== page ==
Harvard is a well-preserved rural community with an interesting history extending back to 1732 when the town was incorporated. It has an open town meeting form of government and a five member Board of Selectmen. The population was 6,520 at the 2010 census.
Situated in Worcester County, Harvard is 32 miles west of Boston, and 22 miles northeast of Worcester. The town is bordered by Ayer, Bolton, Boxboro, Lancaster, Littleton, Shirley, and Stow. Routes 2 and 495 run through the town, and the Nashua River forms its western boundary.
Throughout its 250 years, the town has been known for a series of unusual sociological and religious experiments. The most well-known of these were carried out by Mother Ann Lee, who came to live in Harvard in 1781 and founded a Shaker Village, still to be seen today, and Bronson Alcott, who carried out a transcendental experiment living with his family and friends here in 1843. The farmhouse where the Alcotts lived was called Fruitlands and is now part of the Fruitlands Museum on Prospect Hill.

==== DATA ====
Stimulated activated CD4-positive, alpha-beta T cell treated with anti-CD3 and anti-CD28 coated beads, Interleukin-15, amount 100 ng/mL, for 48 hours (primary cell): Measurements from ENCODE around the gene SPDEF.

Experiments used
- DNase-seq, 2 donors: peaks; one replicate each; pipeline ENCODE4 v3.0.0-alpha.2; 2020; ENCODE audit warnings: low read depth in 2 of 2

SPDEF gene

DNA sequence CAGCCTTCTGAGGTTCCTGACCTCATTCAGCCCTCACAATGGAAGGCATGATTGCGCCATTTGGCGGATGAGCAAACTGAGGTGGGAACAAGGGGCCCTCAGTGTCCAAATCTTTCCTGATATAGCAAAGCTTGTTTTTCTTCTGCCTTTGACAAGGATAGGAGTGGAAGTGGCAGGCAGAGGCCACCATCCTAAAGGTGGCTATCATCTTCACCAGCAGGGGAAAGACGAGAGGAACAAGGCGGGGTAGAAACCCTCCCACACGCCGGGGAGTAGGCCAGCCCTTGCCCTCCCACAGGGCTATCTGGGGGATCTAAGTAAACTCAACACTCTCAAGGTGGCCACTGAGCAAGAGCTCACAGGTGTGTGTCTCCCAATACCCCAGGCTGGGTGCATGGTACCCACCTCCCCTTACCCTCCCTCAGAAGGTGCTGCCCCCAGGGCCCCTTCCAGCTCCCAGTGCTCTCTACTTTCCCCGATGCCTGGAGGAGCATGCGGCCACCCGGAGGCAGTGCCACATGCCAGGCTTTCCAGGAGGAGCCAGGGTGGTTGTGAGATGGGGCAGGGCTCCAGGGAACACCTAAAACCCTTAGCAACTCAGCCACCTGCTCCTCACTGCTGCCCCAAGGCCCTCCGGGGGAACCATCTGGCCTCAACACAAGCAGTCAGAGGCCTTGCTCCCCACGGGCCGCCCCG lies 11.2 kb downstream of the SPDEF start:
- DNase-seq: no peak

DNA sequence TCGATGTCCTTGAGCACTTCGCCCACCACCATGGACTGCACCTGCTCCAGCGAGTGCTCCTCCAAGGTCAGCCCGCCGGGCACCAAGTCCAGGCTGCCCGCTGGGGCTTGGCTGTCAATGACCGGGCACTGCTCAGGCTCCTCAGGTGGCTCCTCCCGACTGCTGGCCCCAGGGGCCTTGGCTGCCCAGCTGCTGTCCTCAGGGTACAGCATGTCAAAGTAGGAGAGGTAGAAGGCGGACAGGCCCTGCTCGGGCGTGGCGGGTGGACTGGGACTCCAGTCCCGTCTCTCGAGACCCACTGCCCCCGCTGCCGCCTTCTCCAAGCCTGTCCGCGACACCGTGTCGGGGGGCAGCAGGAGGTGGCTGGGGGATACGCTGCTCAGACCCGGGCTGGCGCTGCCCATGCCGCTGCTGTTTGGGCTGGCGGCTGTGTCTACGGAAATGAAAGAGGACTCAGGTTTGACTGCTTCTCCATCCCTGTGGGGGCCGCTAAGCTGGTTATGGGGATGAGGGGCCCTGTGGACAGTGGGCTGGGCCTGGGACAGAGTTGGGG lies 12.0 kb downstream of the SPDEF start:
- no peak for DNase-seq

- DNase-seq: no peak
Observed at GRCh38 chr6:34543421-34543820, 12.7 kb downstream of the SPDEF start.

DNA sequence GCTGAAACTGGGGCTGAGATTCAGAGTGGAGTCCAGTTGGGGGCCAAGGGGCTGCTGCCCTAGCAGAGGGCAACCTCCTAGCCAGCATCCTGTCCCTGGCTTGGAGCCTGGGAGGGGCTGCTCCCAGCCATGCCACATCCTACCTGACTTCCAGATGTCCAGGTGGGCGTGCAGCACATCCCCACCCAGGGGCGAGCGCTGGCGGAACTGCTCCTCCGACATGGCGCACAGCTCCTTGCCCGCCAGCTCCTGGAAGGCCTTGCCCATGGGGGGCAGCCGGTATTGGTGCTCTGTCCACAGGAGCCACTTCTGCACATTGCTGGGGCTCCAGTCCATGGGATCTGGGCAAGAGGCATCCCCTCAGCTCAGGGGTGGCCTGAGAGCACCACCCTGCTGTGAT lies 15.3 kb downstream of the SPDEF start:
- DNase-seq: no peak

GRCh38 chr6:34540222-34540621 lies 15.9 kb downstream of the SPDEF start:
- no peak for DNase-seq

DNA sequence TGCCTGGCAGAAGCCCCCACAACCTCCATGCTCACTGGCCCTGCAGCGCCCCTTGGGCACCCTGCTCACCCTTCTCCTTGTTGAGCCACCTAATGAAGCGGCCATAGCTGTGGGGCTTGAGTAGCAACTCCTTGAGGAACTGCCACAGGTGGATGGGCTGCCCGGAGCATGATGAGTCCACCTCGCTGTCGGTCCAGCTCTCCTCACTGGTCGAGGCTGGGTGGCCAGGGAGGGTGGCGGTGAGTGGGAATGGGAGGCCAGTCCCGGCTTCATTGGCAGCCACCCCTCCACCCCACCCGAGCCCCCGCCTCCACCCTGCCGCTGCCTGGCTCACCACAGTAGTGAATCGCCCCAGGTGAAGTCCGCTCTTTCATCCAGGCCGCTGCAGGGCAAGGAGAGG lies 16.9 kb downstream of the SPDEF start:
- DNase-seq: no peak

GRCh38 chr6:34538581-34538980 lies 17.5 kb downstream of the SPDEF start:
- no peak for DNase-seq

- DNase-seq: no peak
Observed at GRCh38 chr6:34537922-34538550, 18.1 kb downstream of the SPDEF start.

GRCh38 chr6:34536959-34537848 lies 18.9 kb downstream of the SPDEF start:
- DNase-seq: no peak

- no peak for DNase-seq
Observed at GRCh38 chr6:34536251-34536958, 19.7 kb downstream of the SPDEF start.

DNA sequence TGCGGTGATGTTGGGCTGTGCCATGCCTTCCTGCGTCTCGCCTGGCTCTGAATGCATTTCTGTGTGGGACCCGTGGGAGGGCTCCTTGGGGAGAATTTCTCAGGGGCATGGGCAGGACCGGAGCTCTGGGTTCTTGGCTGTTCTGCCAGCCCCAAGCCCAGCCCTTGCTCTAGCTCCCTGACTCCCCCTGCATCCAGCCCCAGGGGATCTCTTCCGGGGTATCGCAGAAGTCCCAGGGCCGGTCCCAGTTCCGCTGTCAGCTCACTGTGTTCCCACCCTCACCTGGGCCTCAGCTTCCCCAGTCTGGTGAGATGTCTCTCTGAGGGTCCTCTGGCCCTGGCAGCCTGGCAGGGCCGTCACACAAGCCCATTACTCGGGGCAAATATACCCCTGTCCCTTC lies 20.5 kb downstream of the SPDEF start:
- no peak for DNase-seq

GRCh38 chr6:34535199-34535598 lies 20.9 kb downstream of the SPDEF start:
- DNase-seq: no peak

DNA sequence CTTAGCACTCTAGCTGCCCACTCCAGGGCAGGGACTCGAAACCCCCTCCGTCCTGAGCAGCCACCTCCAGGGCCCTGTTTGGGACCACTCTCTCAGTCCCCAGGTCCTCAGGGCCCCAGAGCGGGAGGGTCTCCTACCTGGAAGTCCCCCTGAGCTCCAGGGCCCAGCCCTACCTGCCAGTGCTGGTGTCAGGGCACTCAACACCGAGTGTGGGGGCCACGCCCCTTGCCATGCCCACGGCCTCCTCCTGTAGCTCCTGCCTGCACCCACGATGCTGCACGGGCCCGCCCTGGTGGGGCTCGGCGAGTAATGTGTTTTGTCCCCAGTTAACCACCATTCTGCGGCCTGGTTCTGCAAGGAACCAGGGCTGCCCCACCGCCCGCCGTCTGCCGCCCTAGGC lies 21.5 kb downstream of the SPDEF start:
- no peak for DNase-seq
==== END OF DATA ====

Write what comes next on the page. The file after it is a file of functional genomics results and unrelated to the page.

Harvard is characterized by colonial and Victorian homes, churches, town hall and library clustered around an historic common; winding roads lined with trees and often marked by stone walls; many historic farm houses and several working apple and peach orchards in outlying areas; and the four centuries old village of Still River with its stunning western vistas.
Residents enjoy the intimacy of a small town, with its Fourth of July parade & fireworks celebration, Apple Blossom Festival, Harvard Flea Market in fall and Farmers Market from August through October and many other events. Another amenity is Bare Hill Pond, a 330-acre lake where swimming, sailing and canoeing lessons are offered in the summer and cross country skiing and skating take place in winter. There are over 2,000 acres of conservation land throughout the town, much of it interconnected by walking trails.
The town provides a kindergarten through grade 12 public school program on one centrally located campus and the schools are ranked among the best in the state.
Through its zoning and other town bylaws, conservation land purchases and historic preservation efforts, Harvard has long been dedicated to maintaining its historical, small town environment and open spaces.
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